This past weekend, dozens of New York City parks were converted into impromptu performance spaces by a non-profit called Sing For Hope.
The organization, which connects volunteer artists with schools and hospitals, has installed 88 Pop-up Pianos in parks and on boardwalks all over the five boroughs, from Norwood Park in the North Bronx, to Wolfe Pond on the southern shore of Staten Island.
Bed-Stuy and its surrounding neighborhoods snagged five of them: Two at Fort Greene park, one at the Von King Cultural Center, one at Brower Park and one at Grand Army Plaza.
Sing for Hope was founded in 2006 by Camille Zamora and Monica Yunus, both working opera singers and friends from the Juilliard School. The non-profit helps connect artists who want to give back the opportunity to do so.
One program, Art U!, connects underserved schools with volunteer artists who provide arts classes. Another, Healing Arts, gives performing artists the opportunity to brighten the lives of the infirm at local hospitals. Sing for Hope boasts a roster of more than 700 artists.
“It's not about creating the next generation of performing artists -- although that would be great,” said Monica Yunus over the phone. “Its about really making sure that kids, especially with all the art [funding] cuts, that they have a time and a creative outlet for their expression."
The Pop-Up Pianos project, now in its second year, is a way for Sing for Hope to celebrate its year-round work, and also a "radical way to bring arts to the people," said Yunus.
The project is inspired by British artist Luke Jerram’s travelling installation, Play Me, I’m Yours (2008), which also put pianos into unlikely public, urban settings. Pop-Up Pianos, however, is no longer associated with Jerram.
As straightforward as the mission of the project is, getting a piano into a public park isn’t so simple, especially when the pianos are free. For the last year, Fred Patella, a Sing for Hope volunteer and master piano tuner, has reached out to his network of contacts and piano manufacturers to bring in 88 donated pianos, most of which were not in the best shape.
Yunus compared them to the type of piano you might find in your grandmother’s attic: old, out of tune. But Patella worked tirelessly to get the pianos in working order so they could be handed off to the volunteer visual artists who painted each piano, making each one as unique as its surroundings. Many refurbished pianos are propped up on saw horses that serve as kickstands.
A white grand piano in the Von King Cultural Center at Tompkins Park in Bed-Stuy has been painted rainbow plaid by Emily Lynch-Fries, to symbolize the city’s diversity. On top of the piano -- and all 87 other pianos -- lies a book of sheet music, with songs as diverse in origin as New York City (and the paint job) would demand: Korean, Russian, Arabic, Spanish and Hatian Creole all make appearances. So does “O Sole Mio!”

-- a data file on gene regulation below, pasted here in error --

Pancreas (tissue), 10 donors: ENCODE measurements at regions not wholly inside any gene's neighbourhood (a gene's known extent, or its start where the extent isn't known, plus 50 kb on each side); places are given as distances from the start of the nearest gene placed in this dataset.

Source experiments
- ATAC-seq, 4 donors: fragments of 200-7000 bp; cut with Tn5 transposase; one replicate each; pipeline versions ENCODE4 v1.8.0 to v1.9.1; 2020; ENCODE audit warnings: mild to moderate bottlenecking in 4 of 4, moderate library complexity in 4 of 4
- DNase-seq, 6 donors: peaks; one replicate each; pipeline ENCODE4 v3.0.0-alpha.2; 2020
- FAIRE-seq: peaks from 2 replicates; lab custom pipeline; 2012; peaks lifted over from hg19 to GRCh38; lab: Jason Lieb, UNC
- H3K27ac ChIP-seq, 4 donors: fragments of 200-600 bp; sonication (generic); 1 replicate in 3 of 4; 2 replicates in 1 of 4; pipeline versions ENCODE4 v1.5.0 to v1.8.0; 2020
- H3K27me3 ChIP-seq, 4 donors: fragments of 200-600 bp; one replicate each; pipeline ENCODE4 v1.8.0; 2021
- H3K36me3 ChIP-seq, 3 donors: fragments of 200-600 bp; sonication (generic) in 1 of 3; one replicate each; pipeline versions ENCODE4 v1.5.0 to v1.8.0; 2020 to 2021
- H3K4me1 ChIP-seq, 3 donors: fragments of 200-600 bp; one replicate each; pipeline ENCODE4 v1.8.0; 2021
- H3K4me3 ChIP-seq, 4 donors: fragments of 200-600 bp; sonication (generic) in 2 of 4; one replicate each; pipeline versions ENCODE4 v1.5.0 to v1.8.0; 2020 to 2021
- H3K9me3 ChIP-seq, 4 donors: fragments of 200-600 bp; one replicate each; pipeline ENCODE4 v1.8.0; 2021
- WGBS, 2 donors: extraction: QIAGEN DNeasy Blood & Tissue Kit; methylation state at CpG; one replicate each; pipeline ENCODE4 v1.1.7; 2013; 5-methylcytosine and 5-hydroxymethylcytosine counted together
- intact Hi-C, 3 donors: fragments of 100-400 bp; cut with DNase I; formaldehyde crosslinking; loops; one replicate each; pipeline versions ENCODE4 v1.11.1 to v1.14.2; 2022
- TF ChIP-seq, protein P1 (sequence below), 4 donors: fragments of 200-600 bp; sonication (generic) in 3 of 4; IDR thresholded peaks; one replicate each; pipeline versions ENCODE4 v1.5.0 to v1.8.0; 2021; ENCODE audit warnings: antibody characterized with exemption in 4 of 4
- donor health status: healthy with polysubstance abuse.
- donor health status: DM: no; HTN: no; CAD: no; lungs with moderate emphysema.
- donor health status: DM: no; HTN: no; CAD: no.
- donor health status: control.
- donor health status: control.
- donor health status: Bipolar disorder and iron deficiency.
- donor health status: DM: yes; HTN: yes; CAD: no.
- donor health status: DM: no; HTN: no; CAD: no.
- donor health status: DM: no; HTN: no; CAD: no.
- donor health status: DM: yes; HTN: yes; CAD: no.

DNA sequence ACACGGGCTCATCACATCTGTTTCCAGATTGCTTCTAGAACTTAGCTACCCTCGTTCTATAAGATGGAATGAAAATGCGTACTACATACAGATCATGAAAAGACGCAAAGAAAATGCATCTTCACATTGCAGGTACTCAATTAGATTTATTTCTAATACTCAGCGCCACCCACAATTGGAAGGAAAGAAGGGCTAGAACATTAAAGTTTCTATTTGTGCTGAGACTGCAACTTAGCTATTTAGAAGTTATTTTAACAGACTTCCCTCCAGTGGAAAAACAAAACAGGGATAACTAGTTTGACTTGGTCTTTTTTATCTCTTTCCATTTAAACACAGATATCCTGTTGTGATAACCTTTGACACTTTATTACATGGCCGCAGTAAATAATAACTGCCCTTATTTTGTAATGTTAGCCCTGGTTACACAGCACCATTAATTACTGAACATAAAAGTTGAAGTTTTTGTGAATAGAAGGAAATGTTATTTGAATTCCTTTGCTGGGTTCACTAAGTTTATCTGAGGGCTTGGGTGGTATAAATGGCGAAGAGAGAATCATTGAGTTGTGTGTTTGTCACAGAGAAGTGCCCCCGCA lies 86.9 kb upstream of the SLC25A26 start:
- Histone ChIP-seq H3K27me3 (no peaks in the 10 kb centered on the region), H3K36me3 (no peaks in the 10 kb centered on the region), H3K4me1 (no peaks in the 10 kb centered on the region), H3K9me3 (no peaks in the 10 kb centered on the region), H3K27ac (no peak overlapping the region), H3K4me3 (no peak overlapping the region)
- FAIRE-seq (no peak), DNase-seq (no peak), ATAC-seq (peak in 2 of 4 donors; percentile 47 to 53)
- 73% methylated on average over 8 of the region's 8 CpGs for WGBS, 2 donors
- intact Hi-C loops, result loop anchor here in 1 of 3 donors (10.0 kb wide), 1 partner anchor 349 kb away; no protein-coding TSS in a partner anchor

The piano on Myrtle Avenue, at the Northeast corner of Fort Green Park bears a photorealistic portrait of Patella, at work tuning a piano, painted by Scott Glaser. Early Monday afternoon, a middle-aged man played away at the bright red piano, his music as dissonant as he was confident. His sound could perhaps be described as Debussy-meets-”Chopsticks”-meets-Black Sabbath.
“I respect the guy for trying,” joked a Parks Department worker, in passing.
Up the hill, at the peak of Fort Greene Park, on a piano decorated by Scott Ackerman, a young woman practiced her scales in the shade of an oak tree.
In Crown Heights’ Brower Park, on Park Place and Kingston Avenue, the stand-up piano has been decorated with neighborhood scenes by students from the Bushwick High School for Social Justice Arts U! program. Across the front of the piano, it reads “Make Beauty out of Distortion.”
Charles Lawson, of Flatbush, watched children play the piano from a nearby bench. “This is fantastic,” he said, going on to say that “This lets [children] sit down and say ‘OK, this is something I want to do.’ Maybe they [can] pressure their parents enough that they may even pay for lessons." Lawson is also a musician and recognizes the value of making the arts available to young people in neighborhoods like Crown Heights; “I think every kid should have the chance to be musically inclined.”
Grand Army Plaza, appropriately, has a grand piano. Housed in a gazebo at the entrance to Prospect Park, the piano has been decoupaged with cutouts from books and newspapers from the distant past, but the sounds coming out were far from passe.
On Monday afternoon, Prospect Heights resident Nick Spizzirri played Radiohead hits to curious passers-by as his sister, Teresa, sang along.
Nick had been familiar with the project for only ten minutes, long enough to play “Airbag” and “Paranoid Android,” but his sister has been a fan since its inaugural year. “I was obsessed with this last year. I loved going and watching and seeing what kind of people showed up [and played].”
“I wish it were here longer,” she added.
The Pop-Up Pianos installation runs until July 2nd. Afterwards, the pianos will be donated to nearby institutions, like schools and hospitals. You can find a piano near you, as well as concert dates and other multimedia elements, at the website, pianos.singforhope.org.